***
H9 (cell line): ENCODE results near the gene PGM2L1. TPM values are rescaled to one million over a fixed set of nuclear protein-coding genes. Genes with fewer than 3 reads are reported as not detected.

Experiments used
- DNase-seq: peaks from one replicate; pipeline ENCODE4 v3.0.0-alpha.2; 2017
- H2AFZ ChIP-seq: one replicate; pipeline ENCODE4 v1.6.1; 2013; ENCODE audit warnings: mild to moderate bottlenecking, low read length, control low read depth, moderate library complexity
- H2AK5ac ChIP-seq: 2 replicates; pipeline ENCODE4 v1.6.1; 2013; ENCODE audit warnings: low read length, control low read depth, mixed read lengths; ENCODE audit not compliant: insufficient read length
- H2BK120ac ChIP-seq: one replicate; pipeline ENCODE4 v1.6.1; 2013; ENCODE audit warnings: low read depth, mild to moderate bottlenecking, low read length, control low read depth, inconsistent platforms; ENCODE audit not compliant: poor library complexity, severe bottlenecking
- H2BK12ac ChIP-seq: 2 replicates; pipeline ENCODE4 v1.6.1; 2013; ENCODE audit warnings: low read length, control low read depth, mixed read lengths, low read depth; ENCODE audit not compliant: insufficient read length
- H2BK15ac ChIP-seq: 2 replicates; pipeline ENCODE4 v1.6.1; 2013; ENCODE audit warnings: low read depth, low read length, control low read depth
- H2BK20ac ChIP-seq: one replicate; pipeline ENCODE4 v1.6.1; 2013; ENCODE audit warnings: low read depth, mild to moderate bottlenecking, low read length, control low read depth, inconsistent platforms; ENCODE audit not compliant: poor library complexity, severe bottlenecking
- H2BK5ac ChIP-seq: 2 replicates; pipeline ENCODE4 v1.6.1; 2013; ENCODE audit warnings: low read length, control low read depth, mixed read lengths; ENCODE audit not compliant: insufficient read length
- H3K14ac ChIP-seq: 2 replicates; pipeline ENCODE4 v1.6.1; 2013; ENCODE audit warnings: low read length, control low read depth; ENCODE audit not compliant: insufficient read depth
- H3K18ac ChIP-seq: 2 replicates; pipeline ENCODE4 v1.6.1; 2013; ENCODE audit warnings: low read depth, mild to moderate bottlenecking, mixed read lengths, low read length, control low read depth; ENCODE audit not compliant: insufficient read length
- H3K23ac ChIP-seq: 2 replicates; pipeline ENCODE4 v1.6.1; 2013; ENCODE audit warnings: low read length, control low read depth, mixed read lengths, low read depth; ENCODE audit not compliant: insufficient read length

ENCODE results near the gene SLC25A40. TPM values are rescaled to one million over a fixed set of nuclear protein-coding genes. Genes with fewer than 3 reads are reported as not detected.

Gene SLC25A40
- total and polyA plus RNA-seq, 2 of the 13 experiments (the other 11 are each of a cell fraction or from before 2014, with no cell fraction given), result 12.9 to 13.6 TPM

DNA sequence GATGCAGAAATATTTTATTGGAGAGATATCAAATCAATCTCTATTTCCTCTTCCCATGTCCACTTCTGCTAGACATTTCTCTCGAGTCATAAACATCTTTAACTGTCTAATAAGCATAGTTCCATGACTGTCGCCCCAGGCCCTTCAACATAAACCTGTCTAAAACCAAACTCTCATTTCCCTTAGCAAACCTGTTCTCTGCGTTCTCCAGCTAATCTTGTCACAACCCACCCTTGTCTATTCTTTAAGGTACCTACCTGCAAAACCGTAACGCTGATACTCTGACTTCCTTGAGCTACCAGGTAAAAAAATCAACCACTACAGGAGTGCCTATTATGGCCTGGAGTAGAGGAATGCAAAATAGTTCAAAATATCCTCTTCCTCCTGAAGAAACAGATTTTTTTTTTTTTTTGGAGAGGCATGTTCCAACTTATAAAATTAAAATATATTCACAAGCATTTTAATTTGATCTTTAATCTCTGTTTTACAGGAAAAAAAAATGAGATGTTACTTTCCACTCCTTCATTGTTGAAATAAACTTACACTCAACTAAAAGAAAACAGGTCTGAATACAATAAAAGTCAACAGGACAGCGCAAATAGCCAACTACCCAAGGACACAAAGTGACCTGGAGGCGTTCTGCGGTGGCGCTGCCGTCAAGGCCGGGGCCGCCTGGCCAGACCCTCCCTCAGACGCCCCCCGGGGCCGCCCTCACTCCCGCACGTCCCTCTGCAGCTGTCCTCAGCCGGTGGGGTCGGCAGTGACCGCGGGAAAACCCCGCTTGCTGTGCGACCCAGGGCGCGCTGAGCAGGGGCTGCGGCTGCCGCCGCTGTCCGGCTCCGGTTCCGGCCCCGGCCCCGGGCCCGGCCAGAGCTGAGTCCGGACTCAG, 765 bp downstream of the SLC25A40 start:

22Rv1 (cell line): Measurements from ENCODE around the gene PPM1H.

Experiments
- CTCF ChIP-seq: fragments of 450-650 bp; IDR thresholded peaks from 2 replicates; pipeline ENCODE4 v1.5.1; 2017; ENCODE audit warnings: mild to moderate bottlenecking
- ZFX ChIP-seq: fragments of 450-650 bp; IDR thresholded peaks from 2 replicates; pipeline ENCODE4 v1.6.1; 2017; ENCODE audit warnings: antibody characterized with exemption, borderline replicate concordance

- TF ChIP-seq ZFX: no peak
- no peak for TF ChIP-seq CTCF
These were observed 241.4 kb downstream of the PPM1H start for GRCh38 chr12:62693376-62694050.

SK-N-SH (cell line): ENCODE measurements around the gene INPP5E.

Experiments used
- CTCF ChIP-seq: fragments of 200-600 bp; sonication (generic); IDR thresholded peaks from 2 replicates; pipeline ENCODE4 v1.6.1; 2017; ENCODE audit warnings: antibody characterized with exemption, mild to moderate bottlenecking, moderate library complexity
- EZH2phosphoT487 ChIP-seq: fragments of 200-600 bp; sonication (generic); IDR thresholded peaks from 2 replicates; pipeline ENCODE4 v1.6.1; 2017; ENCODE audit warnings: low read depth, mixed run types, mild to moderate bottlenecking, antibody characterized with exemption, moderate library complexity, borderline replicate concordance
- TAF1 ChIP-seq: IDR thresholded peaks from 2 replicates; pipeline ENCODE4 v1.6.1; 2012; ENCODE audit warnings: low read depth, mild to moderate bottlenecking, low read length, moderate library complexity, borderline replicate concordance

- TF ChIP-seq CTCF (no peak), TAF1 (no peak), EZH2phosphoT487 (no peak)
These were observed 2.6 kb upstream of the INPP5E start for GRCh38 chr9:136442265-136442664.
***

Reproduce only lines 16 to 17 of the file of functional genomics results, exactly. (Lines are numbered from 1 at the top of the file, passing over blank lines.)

- total and polyA plus RNA-seq, 2 of the 13 experiments (the other 11 are each of a cell fraction or from before 2014, with no cell fraction given), result 12.9 to 13.6 TPM

DNA sequence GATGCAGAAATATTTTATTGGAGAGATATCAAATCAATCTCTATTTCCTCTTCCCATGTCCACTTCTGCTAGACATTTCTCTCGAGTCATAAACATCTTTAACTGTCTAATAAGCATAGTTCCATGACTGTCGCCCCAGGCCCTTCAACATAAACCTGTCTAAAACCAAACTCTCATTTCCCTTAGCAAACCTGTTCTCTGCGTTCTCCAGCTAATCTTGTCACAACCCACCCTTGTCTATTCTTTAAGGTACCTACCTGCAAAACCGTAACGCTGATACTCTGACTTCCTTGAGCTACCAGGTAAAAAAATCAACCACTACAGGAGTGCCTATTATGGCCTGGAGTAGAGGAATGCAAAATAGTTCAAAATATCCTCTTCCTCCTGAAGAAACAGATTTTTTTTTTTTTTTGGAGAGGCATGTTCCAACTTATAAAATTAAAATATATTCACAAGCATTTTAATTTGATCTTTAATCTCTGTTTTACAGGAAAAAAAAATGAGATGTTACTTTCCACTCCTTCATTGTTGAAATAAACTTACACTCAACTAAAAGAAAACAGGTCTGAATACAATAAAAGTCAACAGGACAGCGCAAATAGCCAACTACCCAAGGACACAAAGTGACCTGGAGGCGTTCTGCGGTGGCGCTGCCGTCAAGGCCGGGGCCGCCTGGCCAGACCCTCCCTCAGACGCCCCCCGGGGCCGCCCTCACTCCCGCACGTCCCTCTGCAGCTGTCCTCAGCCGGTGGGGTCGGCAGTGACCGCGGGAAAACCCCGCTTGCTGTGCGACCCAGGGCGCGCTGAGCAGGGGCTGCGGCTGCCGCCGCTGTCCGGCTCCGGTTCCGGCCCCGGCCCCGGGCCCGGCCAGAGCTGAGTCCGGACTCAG, 765 bp downstream of the SLC25A40 start: